The importance of being a peach

Peaches may not be giant nor have the ability to magically transport us across realms, but they are as equally important as watermelon, pineapple and berries when it comes to healthy summer fruit. The fuzzy, sometimes white, sometimes peach fruit from the Prunus persica tree, is chock full of vitamins A and C and has fewer than 70 calories and three grams of fiber. peach-932777_1920

Originally from Asia, the origin of the fruit in America dates back to 1571, when Franciscan friars introduced them to St. Simons and Cumberland islands along Georgia’s coast, according to the Georgia Peach Council’s website. Since then, they have remained a popular fruit ultimately earning Georgia the “Peach State” moniker. Peaches are now grown in 47 U.S. states and come in two main varieties (white and yellow flesh).

Here are 10 ways a peach is the ultimate summer fruit.

  1. A ripe peach is perfect on a hot summer day
  2. It can be used in recipes from pies and salads to meat dishes
  3. It can be eaten raw or cooked
  4. Can help improve vision
  5. Improves digestion
  6. Has anti-aging properties
  7. Has a pleasant, fragrant smell
  8. Can be spread on toast
  9. Can aid in hyperactivity
  10. It’s soft and delicious

Peaches come in many varieties and can be enjoyed fresh, frozen, dried, canned and in jelly form. When choosing canned peaches look for labels with “packed in its own juice,” “lite,” or “no sugar added.” These are healthier choices.

 

For more information on the fruit, check out Georgia Peach Council and National Peach Council’s websites. Click here for recipe ideas.

 

The miracle of flax seed

Although the existence of magic can be debated, flax seed has truly magical properties. This tiny, ancient seed is believed to help lower cholesterol, prevent heart disease and breast cancer and even squash hot flashes. More than 300 new products containing flax seed were introduced in the U.S. and Canada in 2010, according to the Flax Council. So, why aren’t we eating more of this miracle seed?

Flax seed contains omega 3s, fiber, protein, and antioxidants. And the best way to extract these vital nutrients is by grinding the seeds and adding them to your favorite yogurt, oatmeal, and smoothies. Healthyflax.org recommends two tablespoons of flax daily.

Flax seeds can be a great addition to many types of dishes. In fact, many healthy, sweet and savory recipes can be found on Eatingwell.com’s site. Check them out here.

Green city escape: Kyoto

 

DSCN0342
Cherry blossoms decorate a traditional home in Kyoto, Japan.

Few cities in Asia are as charming as Kyoto in Japan. The ancient Japanese capital offers much to green seekers from a bamboo forest to nature hikes and outdoor floating cafes and hot springs. All of this is cloaked in a historic city full of temples and shrines. If you visit Japan and seek a quiet refuge from Osaka, this is the place to be. You can choose to stay in any of the many areas of the city and base your itinerary on the local attractions. And it’s super safe so feel free to explore the city at night with many business owners and locals that speak English.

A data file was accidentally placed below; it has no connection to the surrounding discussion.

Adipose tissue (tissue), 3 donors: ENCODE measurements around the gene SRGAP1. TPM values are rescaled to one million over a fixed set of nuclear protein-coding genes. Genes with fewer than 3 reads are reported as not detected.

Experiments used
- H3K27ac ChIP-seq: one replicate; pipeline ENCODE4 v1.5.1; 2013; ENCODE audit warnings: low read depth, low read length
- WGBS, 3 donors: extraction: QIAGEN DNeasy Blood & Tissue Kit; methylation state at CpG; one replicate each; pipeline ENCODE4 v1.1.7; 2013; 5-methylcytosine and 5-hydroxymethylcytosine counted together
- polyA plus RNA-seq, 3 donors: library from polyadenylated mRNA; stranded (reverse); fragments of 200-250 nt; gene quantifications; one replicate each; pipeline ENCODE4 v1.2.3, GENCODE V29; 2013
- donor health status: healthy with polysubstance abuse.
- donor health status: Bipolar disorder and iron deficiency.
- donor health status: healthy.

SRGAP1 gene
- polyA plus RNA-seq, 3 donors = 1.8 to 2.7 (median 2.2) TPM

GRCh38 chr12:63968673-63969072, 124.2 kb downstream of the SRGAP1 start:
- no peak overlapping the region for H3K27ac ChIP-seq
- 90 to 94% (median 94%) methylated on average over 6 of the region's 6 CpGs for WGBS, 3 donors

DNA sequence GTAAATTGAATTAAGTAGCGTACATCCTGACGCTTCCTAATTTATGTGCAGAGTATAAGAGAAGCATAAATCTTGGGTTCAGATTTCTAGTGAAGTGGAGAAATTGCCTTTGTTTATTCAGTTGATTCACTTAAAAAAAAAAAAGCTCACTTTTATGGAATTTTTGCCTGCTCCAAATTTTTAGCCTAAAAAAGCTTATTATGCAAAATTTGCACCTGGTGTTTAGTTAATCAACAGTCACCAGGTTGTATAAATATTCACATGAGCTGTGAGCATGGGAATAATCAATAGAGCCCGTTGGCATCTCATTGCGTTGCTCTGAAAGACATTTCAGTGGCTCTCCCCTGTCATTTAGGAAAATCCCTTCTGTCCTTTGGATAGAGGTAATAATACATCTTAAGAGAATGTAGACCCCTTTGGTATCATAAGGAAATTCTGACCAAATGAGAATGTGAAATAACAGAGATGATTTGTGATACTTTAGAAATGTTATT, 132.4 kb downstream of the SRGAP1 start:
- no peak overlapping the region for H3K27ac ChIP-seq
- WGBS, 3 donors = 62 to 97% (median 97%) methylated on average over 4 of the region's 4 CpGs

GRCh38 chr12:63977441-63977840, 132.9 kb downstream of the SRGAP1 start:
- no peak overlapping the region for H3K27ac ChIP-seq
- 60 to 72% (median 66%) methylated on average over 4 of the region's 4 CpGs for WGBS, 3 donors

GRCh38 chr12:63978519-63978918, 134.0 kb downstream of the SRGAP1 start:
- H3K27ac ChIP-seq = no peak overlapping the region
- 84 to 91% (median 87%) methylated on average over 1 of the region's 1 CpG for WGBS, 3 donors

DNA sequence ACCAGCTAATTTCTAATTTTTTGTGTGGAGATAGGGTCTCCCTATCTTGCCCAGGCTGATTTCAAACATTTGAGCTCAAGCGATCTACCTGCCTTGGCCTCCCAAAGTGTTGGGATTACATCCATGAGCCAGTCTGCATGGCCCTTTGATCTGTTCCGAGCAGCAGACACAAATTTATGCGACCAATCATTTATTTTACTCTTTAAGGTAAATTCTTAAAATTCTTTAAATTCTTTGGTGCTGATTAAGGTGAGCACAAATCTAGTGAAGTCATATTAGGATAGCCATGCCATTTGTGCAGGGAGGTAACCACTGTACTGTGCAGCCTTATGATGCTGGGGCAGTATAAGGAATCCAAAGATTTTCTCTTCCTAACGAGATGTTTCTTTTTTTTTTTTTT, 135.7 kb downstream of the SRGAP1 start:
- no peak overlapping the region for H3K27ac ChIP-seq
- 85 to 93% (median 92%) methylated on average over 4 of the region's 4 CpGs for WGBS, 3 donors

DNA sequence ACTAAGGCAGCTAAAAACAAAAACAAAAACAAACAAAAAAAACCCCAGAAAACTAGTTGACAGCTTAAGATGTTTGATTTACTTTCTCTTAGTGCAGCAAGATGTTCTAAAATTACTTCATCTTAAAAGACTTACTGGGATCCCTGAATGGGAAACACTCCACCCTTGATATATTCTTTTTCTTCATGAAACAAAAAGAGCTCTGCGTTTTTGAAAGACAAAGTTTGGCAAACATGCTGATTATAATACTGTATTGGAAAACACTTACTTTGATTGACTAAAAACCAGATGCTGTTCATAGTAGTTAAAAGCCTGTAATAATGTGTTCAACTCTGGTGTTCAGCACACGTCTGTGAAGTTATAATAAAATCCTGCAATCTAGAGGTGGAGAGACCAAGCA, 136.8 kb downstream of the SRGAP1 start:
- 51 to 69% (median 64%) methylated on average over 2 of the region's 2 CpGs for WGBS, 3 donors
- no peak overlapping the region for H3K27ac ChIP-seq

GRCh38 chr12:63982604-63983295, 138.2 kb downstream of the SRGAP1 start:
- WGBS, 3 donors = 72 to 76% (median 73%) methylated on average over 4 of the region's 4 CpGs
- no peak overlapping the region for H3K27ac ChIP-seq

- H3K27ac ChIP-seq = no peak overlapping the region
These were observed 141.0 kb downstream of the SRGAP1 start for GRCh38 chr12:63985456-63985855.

Eat 

DSCN0316
Soybean doughnuts for sale.

Kyoto is home to Buddhist monks, and as such, many restaurants and cafes are known for its vegetarian fare (kyo yasai), with tofu being the rule, rather than the exception. Enjoy a variety of tofu and veggie dishes including miso soup, vegetable tempura, yuba (skin of heated soy milk) and a brown sea veggie called hijiki.

Explore

Kyoto is also home to thousands of Buddhist temples and Shinto shrines. In fact, there are more than 2,000 within the city. Start your journey at Teramachi Street, home to Nishiki Tenmangu Shrine and numerous other shrines and temples, then move to areas like Gion, where you can also explore a bit of Geisha history.

After exploring the many temples and shrines, take a stroll through the Bamboo Grove in the Arashiyama area of Kyoto. Here, you can walk through towering bamboo stalks winding past small shrines and temples, leading uphill to Okochi-Sanso Villa.

DSCN0340
Bamboo Forest in Arashiyama.

Sleep

Sleep in a traditional Japanese inn called a Ryokan, where you can choose between Japanese and Western rooms and meals, with access to public baths (onsen). You can get a feel for the more traditional side of Kyoto and walk around in a yukata, or cotton kimono (www.ryokan.or.jp).  For a less traditional headrest, try sleeping in a capsule. One of the few capsule hotels that accommodate both men and women, Nine Hours Hotel (www.ninehours.co.jp) offers an alternative to a traditional hotel room and is located on the main drag in Kyoto. More like an upgraded hostel, it includes private showers, a break room and a computer lounge area. Although an attractive option for backpackers, it also offers a less expensive option for an overnight stay in the city especially for those interested in this unique experience.

Kyoto is a convenient stop on both the JR Line and Hankyu line that both run through central Osaka.